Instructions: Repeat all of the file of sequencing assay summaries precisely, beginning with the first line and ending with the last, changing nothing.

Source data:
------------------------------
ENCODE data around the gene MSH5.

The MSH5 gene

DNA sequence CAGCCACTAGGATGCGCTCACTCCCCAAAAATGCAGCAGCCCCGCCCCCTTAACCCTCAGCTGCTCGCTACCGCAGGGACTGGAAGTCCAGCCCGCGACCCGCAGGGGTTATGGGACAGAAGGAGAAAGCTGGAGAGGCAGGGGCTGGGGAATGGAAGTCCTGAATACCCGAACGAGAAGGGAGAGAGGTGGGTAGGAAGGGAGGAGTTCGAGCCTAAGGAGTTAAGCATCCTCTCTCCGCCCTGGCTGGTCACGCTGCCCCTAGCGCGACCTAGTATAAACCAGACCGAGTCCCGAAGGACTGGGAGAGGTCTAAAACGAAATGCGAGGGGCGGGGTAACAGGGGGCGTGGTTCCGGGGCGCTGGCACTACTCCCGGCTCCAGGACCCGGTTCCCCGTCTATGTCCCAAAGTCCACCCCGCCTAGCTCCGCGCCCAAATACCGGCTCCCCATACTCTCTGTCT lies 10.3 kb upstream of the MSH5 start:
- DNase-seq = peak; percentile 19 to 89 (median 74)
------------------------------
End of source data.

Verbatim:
ENCODE data around the gene MSH5.

The MSH5 gene

DNA sequence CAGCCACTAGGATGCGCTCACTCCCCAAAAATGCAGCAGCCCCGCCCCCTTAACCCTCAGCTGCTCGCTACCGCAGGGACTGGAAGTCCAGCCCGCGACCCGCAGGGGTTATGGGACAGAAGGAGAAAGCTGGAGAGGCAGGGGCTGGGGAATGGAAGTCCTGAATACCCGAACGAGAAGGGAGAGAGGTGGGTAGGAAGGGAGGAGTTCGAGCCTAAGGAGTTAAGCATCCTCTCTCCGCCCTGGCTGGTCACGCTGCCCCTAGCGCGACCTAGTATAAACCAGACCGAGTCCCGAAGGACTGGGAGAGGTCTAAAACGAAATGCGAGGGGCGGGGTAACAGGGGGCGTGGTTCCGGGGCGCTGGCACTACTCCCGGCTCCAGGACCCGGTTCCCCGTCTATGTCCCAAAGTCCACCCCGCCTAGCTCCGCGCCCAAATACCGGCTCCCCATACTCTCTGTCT lies 10.3 kb upstream of the MSH5 start:
- DNase-seq = peak; percentile 19 to 89 (median 74)